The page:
A team of biomedical engineers from Columbia University has come up with a rather fascinating diagnostic utility for smartphones. With the help of a handy and lightweight accessory, users will now be able to detect the presence of both HIV and Syphilis via a single test.
Currently, the most reliable means of diagnosing HIV is a laboratory test called an enzyme-linked immunosorbent assay (ELISA), which detects the amount of antibodies in a blood sample as well as the extent to which protein is bound by them. Using the smartphone HIV test, the team of engineers are able to provide an objective read-out much like an ELISA assay.
The dongle is said to have a manufacturing cost of approximately $34, which is much lower than the $18,450 that the ELISA equipment usually costs. Given its portable nature and mechanical design, it can prove very useful in remote or mobile clinics and specially in a country like Pakistan.
What does the dongle contain?
The dongle contains:
- a one-time-use cassette
- a mechanically operated pump
- chemical reagents
- LED-based optics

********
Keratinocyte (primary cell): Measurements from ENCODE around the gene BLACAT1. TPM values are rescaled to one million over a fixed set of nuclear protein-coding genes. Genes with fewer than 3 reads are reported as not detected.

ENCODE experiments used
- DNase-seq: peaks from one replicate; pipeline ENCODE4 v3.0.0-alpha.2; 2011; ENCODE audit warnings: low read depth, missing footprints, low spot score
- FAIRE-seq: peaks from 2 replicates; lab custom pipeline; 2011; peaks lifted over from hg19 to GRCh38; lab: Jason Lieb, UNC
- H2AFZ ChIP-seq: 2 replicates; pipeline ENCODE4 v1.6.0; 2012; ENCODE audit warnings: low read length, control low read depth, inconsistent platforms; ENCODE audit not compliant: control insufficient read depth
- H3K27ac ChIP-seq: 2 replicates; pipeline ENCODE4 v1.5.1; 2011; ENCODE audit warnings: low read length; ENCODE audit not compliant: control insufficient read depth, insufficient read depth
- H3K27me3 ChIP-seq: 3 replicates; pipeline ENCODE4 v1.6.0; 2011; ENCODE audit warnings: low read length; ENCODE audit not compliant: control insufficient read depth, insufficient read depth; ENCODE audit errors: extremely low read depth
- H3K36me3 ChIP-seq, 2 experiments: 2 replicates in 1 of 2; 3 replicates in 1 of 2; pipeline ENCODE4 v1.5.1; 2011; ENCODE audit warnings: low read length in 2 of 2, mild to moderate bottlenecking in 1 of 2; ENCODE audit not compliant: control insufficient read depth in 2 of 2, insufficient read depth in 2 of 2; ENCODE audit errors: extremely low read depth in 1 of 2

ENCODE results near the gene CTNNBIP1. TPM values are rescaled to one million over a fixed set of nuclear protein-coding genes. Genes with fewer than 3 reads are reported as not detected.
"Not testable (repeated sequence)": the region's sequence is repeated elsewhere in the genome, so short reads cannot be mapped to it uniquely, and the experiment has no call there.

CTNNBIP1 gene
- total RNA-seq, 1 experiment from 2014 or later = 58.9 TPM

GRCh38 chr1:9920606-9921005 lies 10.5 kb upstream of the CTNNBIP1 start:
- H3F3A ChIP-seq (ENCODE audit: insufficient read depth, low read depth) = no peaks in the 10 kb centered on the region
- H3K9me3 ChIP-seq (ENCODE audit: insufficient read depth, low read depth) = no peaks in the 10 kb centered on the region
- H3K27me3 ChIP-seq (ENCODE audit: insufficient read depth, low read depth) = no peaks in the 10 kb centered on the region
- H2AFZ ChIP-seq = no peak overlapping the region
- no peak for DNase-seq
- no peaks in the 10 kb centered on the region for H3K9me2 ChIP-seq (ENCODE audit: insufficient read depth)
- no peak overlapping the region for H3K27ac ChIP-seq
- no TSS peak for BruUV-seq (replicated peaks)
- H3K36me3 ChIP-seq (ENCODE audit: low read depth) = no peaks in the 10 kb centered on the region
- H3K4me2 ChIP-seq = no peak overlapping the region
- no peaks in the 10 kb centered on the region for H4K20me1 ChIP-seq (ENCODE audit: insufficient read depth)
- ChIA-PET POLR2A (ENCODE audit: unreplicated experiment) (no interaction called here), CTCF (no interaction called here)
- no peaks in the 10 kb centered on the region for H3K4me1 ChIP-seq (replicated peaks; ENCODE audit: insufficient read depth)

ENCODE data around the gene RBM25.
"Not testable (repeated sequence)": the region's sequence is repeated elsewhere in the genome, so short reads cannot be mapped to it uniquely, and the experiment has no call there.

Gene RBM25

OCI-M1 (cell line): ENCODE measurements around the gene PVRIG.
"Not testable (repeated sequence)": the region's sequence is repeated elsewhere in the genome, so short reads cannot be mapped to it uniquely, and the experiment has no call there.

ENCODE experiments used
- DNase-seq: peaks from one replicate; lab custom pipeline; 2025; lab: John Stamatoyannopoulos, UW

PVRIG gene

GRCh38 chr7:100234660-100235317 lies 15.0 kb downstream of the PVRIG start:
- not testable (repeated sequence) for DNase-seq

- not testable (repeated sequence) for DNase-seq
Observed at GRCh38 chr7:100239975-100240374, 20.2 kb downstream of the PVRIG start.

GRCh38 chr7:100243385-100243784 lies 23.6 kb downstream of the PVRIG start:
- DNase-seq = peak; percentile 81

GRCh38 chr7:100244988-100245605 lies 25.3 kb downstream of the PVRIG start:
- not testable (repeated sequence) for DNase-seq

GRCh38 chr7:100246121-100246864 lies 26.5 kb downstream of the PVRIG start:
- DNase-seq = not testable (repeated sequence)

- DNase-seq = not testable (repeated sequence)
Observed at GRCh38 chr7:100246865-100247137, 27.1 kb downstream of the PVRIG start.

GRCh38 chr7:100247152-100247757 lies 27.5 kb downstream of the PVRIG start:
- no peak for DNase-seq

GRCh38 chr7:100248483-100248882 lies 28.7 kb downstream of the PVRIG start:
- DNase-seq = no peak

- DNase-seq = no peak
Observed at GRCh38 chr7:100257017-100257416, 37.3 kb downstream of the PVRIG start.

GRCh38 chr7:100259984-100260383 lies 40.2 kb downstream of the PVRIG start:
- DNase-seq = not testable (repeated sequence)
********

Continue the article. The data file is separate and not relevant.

How does it work?
The phone’s battery powers the dongle via its audio jack, which is also the means for data transmission between the two devices.
To facilitate its use in remote areas that may lack electricity, the pump has been designed to be hand-activated via a mechanical button. Once blood is drawn into the device via the pump , a series of chemicals reagents are moved onto the cassette, which in turn react with markers for HIV and syphilis.
This results in the blood altering the color and optical depth of the solution, allowing the LED-based optics to read through changes and send the resultant data to the phone’s app, which subsequently presents it in the form of meaningful information.
The entire process, which takes no more than 15 minutes, requires minimal user guidance and no additional maintenance.